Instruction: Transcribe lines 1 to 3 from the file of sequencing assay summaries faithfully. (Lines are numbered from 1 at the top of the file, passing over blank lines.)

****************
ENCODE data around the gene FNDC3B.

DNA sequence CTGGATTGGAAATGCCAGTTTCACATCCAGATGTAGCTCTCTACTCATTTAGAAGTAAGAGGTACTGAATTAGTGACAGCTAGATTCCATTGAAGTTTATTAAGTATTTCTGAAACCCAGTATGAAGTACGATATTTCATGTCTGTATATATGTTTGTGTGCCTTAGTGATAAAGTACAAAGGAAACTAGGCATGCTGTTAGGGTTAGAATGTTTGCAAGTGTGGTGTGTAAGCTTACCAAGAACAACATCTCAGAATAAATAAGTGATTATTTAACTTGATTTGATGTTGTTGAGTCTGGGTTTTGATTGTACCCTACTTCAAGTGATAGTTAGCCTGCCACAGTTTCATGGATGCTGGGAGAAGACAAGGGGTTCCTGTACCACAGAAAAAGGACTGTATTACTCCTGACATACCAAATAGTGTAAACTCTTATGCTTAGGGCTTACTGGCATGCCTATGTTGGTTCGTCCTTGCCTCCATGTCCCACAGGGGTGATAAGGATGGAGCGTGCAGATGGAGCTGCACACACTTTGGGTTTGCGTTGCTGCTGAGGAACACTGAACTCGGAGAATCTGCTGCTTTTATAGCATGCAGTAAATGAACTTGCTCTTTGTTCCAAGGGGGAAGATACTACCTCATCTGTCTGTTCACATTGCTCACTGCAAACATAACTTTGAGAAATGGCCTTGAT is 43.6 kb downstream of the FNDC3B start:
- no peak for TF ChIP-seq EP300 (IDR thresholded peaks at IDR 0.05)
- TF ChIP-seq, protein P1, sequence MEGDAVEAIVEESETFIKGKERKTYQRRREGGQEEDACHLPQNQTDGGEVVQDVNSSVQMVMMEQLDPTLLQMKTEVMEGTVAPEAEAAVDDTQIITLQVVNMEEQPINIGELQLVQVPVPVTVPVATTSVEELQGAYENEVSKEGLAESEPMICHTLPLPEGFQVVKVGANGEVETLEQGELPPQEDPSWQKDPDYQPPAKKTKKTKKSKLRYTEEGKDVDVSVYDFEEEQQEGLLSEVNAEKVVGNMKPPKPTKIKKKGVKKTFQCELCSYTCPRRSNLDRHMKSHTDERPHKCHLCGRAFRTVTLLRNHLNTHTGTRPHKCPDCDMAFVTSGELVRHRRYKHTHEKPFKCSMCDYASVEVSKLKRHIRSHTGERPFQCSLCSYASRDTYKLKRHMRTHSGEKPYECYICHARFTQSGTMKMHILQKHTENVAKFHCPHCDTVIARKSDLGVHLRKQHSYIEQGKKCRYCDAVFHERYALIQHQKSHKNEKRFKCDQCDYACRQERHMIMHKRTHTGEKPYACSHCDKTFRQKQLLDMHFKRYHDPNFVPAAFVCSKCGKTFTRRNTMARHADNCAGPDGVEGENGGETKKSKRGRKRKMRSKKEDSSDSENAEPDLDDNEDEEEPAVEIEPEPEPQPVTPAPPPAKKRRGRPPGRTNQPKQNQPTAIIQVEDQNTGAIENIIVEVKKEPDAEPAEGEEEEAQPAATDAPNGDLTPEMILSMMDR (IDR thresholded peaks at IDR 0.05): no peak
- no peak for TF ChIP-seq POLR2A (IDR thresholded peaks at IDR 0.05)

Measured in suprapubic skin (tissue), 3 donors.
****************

ENCODE data around the gene FNDC3B.

DNA sequence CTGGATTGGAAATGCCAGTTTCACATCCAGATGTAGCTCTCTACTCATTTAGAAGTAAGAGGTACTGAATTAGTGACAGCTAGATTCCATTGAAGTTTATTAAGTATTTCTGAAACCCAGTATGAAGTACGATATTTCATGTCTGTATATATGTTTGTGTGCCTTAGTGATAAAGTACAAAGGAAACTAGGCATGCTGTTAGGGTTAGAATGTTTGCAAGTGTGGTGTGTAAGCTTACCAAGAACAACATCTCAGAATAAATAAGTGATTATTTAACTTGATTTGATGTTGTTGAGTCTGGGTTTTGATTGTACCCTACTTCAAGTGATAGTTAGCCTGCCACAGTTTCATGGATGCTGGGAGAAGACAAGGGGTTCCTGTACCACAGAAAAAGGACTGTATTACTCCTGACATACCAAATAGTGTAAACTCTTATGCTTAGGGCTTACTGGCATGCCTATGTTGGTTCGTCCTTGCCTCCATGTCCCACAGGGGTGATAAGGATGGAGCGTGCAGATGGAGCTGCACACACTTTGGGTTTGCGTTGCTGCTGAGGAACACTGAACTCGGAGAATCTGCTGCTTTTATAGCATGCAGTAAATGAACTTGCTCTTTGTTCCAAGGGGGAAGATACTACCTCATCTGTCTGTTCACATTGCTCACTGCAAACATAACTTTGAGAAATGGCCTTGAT is 43.6 kb downstream of the FNDC3B start:
- no peak for TF ChIP-seq EP300 (IDR thresholded peaks at IDR 0.05)